Gradient reaction-diffusion systems arise in the context of modeling the kinetics of second-order or weakly first-order phase transitions, with a broad range of applications. These systems are known to exhibit a variety of non-trivial spatio-temporal behaviors, most notably the phenomenon of propagation and traveling waves. We introduce a variational formulation for the traveling wave solutions in cylindrical geometries, which allows us to construct a certain class of special traveling wave solutions and study a number of their properties. These solutions are special in a sense that they are characterized by a non-generic fast exponential decay ahead of the wave and play an important role in propagation phenomena for the initial value problem. In particular, we show that no solution of the initial value problem that is initially sufficiently localized can propagate faster than the speed of the obtained traveling wave. We also show that only this type of traveling wave solutions can be selected as the asymptotic limit of the solution in the reference frame associated with its leading edge at long times. The considered variational formulation gives easily verifiable upper and lower bounds for propagation speeds. This is joint work with M. Lucia and M. Novaga.

February 2, Rescheduled for March 31
Gregoire Derveaux, Stanford University
Title: Comparison of some imaging algorithms for sensor networks
Abstract: TBA

February 7, Monday at 3:45 pm in Eckhart 308, joint with Calderon-Zygmund Analysis seminar
Amandine Aftalion, CNRS and Universite de Paris VI
Vortex patterns for rotating Bose Einstein condensates

We want to provide rigorous results for experimental observations of vortices in Bose-Einstein condensates: when the trap holding the atoms is rotated, vortices are observed in the system: for intermediate velocity, there is a single bending vortex line, while for large velocity, the number of vortices increases and a lattice is formed. We investigate  the behavior of the wave function minimizing the Gross Pitaevskii energy. We find the critical velocity for the nucleation of the first vortex and provide a justification for the structure of the vortex line, which relies on the analysis of a reduced energy depending on the vortex line only. For a fast rotating condensate, we investigate the structure of the lattice using wave functions in the Lowest Landau Level. We find that the minimizer has a distorted vortex lattice, determine  the optimal distortion and  relate it to the decay of the wave function.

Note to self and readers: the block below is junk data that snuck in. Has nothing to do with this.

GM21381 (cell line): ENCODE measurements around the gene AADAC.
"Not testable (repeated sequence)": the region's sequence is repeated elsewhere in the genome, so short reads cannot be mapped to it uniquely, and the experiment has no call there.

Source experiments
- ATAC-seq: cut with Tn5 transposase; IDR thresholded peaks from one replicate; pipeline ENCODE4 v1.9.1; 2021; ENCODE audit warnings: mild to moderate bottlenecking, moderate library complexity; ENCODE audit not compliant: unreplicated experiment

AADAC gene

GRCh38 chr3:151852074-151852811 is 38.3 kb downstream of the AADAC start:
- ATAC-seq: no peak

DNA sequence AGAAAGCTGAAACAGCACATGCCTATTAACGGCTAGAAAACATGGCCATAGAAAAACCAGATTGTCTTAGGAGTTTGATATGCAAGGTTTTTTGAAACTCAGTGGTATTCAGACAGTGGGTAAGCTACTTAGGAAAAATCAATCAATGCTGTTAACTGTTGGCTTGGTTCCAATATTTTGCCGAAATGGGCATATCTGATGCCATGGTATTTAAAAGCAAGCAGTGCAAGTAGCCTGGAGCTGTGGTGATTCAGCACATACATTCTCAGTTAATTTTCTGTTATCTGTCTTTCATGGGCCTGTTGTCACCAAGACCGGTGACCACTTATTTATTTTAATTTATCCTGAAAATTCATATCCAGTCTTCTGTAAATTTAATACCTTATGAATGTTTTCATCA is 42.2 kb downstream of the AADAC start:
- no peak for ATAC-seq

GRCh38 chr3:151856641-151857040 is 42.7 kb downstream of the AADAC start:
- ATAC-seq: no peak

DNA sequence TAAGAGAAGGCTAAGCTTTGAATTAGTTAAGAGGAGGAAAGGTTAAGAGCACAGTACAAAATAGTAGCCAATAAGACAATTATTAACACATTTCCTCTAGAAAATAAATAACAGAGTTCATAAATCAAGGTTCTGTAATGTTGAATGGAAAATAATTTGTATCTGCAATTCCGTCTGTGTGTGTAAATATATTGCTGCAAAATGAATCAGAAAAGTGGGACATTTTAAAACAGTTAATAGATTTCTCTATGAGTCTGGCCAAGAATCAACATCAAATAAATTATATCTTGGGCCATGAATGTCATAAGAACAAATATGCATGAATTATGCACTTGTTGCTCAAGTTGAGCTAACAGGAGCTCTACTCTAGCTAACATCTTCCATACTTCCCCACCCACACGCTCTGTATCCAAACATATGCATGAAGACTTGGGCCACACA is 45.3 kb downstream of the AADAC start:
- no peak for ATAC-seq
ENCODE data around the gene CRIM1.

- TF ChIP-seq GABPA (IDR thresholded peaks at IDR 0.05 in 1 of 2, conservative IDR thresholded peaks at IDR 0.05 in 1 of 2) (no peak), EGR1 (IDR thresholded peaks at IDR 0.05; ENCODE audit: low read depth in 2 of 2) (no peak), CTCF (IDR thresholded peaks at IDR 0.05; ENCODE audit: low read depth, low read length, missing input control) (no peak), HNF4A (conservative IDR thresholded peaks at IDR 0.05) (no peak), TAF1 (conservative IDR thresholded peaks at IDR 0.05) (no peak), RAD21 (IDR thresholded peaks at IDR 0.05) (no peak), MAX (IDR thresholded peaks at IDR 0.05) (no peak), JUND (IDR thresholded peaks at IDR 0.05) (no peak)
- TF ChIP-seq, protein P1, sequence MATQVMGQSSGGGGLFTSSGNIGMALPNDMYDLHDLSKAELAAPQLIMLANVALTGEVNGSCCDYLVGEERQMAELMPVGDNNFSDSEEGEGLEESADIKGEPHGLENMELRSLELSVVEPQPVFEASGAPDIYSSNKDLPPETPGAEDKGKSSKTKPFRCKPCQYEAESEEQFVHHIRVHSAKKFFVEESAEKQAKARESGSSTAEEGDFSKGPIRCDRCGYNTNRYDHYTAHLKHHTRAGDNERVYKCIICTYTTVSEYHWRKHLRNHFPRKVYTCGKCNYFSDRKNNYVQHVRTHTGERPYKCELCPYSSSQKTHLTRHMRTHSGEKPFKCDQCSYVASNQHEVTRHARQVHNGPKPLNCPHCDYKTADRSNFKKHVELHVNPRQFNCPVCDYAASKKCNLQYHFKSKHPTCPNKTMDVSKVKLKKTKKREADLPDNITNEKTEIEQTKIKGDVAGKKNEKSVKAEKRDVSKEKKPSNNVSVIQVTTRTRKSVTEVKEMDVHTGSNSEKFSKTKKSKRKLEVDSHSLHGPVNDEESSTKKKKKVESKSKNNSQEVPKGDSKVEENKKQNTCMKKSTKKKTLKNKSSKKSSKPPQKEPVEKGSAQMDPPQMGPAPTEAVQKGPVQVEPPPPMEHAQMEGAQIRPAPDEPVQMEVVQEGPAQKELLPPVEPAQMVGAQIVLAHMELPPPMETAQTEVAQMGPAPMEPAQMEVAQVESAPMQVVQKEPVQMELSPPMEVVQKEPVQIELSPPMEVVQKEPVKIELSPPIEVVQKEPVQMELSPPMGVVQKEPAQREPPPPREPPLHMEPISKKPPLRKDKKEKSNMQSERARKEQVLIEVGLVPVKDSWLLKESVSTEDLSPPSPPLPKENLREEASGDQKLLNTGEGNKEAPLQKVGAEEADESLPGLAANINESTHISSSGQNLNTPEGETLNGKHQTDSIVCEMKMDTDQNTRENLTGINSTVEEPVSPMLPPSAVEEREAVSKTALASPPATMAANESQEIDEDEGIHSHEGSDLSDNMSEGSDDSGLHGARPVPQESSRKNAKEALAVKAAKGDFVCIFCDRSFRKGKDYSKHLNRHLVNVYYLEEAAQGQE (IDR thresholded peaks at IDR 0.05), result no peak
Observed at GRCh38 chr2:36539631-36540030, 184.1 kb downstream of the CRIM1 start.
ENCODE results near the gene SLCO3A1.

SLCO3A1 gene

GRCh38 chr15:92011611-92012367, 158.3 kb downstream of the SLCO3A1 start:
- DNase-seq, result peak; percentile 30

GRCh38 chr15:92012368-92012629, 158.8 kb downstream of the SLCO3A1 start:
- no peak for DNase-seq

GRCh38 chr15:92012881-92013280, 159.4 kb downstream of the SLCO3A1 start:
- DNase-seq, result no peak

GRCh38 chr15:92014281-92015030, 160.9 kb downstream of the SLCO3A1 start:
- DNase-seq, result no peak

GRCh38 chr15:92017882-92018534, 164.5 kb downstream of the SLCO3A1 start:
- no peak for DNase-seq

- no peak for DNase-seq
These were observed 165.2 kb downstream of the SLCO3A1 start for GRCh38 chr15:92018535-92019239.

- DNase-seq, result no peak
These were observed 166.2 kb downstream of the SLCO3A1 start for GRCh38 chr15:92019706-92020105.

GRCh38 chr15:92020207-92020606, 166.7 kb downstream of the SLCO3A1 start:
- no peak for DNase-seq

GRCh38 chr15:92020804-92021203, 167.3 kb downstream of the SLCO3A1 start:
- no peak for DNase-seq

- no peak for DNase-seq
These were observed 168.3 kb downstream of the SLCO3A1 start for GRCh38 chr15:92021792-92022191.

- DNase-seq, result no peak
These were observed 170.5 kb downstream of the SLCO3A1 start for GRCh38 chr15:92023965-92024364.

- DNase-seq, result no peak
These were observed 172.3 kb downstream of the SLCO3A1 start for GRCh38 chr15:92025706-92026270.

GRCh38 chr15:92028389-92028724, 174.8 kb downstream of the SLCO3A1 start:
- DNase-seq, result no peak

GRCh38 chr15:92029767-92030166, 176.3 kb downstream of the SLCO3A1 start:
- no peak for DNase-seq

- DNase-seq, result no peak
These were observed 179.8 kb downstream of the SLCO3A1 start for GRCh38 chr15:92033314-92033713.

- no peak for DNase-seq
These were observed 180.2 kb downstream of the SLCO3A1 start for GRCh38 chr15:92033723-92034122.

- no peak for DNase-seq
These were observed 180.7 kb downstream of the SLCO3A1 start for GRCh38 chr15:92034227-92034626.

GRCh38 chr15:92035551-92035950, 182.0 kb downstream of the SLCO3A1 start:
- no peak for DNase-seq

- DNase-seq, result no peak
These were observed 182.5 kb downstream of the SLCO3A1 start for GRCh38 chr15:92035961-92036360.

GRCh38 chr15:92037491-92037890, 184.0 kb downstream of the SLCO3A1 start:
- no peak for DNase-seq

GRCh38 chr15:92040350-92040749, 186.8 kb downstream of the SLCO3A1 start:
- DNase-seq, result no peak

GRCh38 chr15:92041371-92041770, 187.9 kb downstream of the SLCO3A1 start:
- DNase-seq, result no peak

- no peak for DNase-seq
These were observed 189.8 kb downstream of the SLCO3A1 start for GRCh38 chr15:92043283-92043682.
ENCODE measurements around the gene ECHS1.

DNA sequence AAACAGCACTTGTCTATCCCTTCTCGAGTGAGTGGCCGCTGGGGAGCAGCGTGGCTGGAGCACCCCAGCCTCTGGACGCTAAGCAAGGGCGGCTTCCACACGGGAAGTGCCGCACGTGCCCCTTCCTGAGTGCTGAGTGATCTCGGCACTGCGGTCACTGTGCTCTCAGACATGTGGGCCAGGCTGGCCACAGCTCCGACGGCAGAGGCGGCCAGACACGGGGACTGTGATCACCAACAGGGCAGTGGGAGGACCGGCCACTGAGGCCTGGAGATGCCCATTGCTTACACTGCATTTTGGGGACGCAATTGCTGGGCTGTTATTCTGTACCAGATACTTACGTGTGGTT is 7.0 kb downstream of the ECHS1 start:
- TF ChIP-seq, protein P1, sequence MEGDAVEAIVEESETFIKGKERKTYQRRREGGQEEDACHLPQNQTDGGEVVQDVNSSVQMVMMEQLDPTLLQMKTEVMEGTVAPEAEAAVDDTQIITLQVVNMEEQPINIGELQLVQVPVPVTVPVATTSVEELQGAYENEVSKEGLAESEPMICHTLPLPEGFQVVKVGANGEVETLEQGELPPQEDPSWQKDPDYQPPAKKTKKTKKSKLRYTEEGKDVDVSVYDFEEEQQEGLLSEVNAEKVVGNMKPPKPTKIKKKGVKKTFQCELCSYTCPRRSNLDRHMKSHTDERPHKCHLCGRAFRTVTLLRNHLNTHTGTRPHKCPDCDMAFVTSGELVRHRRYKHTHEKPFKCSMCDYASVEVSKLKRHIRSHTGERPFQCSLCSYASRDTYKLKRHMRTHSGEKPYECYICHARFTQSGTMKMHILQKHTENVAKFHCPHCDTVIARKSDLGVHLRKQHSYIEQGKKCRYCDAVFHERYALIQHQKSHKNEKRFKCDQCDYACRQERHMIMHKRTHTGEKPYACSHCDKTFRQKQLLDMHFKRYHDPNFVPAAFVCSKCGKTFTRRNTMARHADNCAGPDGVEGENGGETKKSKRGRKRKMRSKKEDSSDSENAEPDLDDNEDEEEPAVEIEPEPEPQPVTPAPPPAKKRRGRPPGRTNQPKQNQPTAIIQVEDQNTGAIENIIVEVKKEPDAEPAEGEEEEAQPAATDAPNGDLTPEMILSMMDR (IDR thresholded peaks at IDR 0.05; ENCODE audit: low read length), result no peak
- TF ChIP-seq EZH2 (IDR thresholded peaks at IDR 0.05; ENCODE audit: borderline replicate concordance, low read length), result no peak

February 9, Rescheduled for March 16
Persefoni Kyritsi, Stanford University
Big wireless and little wireless: Opportunities for time-reversal

February 16,
Fred Weissler, Universite de Paris Nord
Multi-profile asymptotic limits of global solutions of semilinear evolution equations

We consider evolution equations which are invariant under a group of scaling transformations. Our main examples are the nonlinear heat and Schrödinger equations, as well as the Navier-Stokes system. We show that there exist solutions which are asymptotic to different self-similar solutions along different time sequences going to infinity. In fact, the set of self-similar solutions obtainable in this fashion as an asymptotic limit from a single solution can be infinite dimensional. Furthermore, the flow operator at a fixed positive time induced by the equation, followed by an appropriate spatial dilation, generates a chaotic discrete dynamical system. This is joint work with Thierry Cazenave and Flavio Dickstein.

February 17, Thursday, at 4:00 pm in Ryerson 358
Alexie Ilyin, University of Moscow
Title: TBA
Abstract: TBA

February 23,
Athanasios E. Tzavaras, University of Wisconsin-Madison
Title: TBA
Abstract: TBA

February 25, Friday, at 2:00 pm in Eckhart 206
Leonid Bunimovich, Georgia Institute of Technology
Title: TBA
Abstract: TBA

March 2,
Gregory Seregin, Steklov Institute of Mathematics, St. Petersburg, Russia
Title: TBA
Abstract: TBA

March 9,
Liliana Borcea, Rice University
Title: TBA
Abstract: TBA

March 16,
Persefoni Kyritsi, Stanford University
Big wireless and little wireless: Opportunities for time-reversal